ER: In your work fashion becomes a cross-cultural discipline, where you collaborate with architects, artists, and choreographers.

IvH: I came to fashion from dance. Growing up, dance really has been the center of my life. I wanted to become a dancer, but I also felt I wanted to go to the art academy. So there was this duality of what I wanted to do, and in the end I chose the art academy for fashion, because I really wanted to work with my hands.

For me, dance is really a combination of everything. I’m still working with the body, and it’s still transformable, but I can work on identity and I can work with my hands. Finding that link was already one of the earlier stages of establishing the logic of collaboration. I’ve been working with a Dutch choreographer from my very beginning in fashion, and that really gave me new energy in thinking how to be transformable with my textures and materials, and design in general. That was the first crossover.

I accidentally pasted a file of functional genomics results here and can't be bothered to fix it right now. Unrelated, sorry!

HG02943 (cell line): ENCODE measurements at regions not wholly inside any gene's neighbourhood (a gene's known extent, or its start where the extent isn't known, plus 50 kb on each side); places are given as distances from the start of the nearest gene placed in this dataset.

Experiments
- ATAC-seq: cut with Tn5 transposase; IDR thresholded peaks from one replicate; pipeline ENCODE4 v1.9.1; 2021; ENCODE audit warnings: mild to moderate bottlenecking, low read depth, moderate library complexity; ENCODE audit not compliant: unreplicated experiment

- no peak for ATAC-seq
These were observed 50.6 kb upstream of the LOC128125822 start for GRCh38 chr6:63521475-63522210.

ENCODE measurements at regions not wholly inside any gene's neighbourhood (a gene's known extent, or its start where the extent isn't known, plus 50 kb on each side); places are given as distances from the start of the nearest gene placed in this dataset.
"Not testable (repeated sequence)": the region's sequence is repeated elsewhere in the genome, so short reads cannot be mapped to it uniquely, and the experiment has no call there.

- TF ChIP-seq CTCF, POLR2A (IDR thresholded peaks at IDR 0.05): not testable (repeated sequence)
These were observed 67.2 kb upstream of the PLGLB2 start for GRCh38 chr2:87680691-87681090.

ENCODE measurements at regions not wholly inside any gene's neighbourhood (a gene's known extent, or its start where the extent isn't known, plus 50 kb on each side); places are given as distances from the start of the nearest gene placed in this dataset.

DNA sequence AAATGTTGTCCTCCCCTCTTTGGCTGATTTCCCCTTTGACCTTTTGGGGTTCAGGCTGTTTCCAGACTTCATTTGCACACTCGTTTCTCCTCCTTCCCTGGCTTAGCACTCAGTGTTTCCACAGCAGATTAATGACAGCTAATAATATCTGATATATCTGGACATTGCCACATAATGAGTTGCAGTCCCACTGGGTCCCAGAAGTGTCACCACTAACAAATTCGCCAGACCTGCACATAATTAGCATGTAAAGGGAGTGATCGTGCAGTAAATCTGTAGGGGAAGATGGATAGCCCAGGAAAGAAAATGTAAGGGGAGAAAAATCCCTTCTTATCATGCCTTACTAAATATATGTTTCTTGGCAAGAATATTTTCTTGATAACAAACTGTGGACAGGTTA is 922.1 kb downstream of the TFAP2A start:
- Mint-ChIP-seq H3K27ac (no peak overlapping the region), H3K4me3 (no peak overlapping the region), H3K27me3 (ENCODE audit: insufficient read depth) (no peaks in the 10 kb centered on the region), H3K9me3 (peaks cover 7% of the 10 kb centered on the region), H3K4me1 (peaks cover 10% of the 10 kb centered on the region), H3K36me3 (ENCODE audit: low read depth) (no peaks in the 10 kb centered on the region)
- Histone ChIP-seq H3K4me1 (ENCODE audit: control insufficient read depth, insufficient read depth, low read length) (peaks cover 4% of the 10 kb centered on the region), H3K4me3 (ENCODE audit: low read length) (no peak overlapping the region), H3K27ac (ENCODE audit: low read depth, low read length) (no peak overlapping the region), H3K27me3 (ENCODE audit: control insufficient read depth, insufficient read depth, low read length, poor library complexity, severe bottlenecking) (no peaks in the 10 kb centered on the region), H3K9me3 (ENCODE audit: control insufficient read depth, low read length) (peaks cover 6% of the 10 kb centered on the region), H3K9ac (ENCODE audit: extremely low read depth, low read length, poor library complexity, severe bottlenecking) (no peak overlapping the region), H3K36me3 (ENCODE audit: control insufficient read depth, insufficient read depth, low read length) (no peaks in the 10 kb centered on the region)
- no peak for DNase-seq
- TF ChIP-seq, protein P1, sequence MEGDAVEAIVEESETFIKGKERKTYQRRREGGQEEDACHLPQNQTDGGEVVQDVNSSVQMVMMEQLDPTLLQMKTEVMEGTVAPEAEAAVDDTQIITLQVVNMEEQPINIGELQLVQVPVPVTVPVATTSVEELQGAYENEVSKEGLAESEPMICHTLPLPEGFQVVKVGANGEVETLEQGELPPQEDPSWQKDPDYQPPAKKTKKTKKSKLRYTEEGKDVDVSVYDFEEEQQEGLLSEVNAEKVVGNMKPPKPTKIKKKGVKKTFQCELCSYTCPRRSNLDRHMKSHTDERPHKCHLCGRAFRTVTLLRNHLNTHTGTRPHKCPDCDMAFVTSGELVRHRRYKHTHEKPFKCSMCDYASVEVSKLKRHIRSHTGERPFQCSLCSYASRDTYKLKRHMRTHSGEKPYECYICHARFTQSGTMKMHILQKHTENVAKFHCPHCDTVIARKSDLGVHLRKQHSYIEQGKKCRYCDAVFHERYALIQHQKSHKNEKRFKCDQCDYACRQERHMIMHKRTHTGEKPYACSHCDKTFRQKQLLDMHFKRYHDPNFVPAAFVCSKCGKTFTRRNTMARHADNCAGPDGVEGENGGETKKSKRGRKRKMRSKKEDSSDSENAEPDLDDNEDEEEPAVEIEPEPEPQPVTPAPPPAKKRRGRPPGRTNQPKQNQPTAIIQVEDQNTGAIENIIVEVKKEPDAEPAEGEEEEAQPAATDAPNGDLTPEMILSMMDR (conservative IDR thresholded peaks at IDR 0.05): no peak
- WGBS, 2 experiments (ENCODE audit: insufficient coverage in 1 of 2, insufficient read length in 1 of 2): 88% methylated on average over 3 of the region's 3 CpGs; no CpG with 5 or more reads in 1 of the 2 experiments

And then I started to be more interested in technology and I wanted to work with 3D printing, but I didn’t know how. So I connected with the architect Daniel Widrig in London, and we started working on the first 3D print. That was a big step for me. It felt very uncomfortable to share the design process, because it’s very personal and I’m very shy and I like to work on my own. But I had to, so I did it, and I realized that I did get new ideas from it. I realized how important it is sometimes to break out of my bubble, to get out of my comfort zone, to share my headspace with someone else. Even if it was uncomfortable, I started liking it, and that was really a turning point for collaborations with different architects and artists. I still like to work on my own. Most of the dresses that you see in the exhibit I made by myself. But then the collaborations really challenge me.